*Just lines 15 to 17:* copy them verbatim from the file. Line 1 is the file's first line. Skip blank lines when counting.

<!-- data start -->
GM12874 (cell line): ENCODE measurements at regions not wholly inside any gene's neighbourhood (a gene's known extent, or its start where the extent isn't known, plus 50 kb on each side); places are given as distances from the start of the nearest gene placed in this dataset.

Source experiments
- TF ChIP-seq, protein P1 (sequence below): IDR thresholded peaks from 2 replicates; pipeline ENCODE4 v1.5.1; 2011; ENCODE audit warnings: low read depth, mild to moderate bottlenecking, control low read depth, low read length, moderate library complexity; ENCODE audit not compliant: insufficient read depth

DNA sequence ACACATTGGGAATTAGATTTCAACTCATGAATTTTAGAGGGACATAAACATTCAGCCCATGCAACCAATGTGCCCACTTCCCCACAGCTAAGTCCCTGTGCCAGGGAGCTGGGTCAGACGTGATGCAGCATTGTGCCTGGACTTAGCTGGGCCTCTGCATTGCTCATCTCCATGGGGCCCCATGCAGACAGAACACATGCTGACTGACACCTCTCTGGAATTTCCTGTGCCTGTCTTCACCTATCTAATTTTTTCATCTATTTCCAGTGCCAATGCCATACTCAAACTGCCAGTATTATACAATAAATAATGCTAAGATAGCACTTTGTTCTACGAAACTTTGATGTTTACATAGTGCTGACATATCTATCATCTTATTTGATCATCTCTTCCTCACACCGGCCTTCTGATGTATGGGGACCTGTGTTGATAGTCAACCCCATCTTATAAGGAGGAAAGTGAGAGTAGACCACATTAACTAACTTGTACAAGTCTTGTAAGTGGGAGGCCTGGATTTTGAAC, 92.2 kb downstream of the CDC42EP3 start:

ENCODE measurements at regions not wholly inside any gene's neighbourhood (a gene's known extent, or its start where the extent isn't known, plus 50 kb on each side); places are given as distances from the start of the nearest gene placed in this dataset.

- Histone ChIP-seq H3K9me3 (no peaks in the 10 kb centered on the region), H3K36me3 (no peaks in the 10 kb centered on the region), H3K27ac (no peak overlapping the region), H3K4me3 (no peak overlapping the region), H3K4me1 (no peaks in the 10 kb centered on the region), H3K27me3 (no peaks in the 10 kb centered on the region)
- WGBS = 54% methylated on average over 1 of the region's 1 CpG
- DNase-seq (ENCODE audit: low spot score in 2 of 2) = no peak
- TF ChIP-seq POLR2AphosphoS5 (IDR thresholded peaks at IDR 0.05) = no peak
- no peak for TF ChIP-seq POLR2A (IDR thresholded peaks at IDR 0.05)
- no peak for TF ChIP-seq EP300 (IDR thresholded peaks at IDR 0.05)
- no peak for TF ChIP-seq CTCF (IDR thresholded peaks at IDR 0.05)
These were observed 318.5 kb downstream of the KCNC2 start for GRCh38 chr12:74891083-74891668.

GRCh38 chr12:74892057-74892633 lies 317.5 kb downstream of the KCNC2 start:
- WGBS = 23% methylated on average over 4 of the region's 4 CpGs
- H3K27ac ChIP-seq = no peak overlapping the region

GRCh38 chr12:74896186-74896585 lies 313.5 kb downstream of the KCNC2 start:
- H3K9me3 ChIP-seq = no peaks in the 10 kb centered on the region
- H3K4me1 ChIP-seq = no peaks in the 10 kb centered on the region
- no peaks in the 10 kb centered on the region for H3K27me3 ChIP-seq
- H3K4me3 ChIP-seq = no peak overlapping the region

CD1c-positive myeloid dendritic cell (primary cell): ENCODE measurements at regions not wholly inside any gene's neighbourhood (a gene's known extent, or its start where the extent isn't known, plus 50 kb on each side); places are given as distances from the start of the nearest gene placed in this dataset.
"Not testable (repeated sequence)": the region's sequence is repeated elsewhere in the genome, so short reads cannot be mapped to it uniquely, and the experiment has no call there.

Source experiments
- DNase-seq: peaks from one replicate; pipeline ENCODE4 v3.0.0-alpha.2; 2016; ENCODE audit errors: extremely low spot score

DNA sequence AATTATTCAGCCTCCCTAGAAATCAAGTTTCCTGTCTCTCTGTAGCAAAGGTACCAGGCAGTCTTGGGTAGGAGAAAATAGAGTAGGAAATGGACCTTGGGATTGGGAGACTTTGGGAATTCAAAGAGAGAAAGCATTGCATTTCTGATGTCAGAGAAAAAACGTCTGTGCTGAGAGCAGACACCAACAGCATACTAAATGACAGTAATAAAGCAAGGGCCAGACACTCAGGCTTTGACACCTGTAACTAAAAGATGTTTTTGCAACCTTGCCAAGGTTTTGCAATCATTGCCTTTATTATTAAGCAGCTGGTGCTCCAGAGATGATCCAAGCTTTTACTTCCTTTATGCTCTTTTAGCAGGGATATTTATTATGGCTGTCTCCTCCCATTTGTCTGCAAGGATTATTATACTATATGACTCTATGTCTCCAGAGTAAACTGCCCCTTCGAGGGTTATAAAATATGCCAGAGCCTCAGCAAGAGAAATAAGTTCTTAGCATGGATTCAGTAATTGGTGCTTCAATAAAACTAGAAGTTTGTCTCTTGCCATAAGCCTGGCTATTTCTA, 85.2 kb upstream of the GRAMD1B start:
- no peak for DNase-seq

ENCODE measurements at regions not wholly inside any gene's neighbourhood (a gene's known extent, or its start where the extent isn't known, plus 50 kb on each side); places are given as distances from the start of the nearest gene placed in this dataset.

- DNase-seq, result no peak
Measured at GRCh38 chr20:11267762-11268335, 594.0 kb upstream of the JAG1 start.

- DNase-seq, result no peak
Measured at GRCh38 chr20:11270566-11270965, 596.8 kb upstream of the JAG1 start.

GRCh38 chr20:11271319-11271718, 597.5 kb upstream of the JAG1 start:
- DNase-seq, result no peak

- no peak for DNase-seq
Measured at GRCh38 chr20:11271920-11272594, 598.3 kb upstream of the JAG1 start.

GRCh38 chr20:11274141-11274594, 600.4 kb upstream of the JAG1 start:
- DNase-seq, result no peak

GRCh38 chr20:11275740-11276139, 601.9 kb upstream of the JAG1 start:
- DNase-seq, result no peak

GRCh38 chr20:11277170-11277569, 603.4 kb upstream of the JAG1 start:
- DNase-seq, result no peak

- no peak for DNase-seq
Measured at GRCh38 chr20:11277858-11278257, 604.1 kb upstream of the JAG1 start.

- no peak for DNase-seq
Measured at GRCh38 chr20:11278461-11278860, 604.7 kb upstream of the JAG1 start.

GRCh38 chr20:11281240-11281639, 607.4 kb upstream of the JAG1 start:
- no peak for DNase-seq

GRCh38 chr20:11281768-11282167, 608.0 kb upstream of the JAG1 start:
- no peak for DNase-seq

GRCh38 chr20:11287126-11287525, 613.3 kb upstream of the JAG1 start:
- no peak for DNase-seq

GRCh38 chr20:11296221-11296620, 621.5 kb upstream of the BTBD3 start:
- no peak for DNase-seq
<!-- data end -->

- WGBS = 23% methylated on average over 4 of the region's 4 CpGs
- H3K27ac ChIP-seq = no peak overlapping the region

GRCh38 chr12:74896186-74896585 lies 313.5 kb downstream of the KCNC2 start: